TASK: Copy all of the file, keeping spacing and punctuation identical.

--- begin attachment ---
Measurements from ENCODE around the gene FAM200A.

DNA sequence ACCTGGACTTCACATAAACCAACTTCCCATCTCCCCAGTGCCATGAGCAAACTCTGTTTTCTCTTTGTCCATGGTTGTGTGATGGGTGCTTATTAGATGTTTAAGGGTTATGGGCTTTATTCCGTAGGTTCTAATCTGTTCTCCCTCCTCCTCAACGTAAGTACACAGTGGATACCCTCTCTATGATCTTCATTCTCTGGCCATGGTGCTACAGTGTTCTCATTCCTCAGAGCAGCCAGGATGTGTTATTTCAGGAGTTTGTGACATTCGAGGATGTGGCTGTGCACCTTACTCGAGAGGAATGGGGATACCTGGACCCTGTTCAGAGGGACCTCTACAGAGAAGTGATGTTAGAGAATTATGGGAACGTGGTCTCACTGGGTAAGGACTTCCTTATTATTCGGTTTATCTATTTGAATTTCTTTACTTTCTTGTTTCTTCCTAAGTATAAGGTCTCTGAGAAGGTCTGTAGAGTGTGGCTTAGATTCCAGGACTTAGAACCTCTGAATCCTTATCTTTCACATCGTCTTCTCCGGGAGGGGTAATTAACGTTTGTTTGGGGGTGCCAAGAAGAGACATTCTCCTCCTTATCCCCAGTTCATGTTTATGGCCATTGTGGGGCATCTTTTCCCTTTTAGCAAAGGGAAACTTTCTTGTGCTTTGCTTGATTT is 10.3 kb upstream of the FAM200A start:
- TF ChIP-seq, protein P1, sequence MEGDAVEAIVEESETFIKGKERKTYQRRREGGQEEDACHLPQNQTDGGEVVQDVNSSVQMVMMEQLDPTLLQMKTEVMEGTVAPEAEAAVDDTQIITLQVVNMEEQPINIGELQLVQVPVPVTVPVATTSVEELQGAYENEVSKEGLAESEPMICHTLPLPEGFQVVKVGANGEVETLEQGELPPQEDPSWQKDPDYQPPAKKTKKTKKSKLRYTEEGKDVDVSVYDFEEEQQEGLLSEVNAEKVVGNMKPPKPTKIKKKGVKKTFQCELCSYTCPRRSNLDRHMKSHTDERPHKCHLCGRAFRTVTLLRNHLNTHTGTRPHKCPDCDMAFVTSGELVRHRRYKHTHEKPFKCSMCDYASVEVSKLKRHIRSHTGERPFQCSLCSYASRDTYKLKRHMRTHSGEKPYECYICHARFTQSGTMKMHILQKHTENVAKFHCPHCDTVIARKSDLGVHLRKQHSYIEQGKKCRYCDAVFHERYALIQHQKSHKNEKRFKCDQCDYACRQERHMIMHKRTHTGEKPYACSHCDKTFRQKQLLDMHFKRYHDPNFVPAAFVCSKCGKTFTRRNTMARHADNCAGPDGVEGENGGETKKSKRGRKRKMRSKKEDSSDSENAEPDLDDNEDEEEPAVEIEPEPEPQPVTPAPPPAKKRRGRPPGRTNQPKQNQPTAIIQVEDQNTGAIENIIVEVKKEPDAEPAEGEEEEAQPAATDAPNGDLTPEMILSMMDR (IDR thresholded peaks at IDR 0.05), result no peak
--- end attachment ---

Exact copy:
Measurements from ENCODE around the gene FAM200A.

DNA sequence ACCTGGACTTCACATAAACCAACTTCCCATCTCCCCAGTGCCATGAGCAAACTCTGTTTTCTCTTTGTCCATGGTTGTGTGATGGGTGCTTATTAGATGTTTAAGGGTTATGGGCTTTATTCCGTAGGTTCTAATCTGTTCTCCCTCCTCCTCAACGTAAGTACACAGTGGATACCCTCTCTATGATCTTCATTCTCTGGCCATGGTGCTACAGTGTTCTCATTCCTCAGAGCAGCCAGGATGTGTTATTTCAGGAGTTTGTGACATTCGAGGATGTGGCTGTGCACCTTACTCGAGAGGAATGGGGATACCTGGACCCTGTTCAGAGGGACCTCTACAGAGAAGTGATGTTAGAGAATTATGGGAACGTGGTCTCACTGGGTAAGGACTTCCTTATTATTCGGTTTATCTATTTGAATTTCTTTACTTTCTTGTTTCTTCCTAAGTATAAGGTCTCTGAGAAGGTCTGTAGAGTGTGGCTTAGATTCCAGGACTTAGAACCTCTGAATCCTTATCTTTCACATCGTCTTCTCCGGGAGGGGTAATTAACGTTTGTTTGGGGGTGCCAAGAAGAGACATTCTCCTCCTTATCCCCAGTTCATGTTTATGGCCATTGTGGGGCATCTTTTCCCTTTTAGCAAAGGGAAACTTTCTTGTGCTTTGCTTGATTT is 10.3 kb upstream of the FAM200A start:
- TF ChIP-seq, protein P1, sequence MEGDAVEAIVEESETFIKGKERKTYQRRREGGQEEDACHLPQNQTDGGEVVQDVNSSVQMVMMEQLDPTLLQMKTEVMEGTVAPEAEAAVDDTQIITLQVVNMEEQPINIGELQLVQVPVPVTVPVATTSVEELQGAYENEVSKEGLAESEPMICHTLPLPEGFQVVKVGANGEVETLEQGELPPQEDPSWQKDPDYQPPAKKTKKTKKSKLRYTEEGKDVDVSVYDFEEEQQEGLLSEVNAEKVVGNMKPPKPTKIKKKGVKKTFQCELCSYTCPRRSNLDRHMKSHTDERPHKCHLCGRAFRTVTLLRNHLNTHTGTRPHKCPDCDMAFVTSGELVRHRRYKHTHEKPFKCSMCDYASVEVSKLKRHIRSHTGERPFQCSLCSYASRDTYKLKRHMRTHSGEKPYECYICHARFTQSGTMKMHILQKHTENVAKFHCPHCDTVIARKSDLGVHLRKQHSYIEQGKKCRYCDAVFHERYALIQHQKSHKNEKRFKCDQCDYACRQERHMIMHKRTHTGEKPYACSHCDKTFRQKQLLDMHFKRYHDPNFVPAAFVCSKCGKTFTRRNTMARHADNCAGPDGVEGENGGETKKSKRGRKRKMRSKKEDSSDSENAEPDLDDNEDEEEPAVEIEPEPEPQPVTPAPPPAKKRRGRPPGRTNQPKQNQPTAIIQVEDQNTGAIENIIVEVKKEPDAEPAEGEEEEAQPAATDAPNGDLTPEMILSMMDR (IDR thresholded peaks at IDR 0.05), result no peak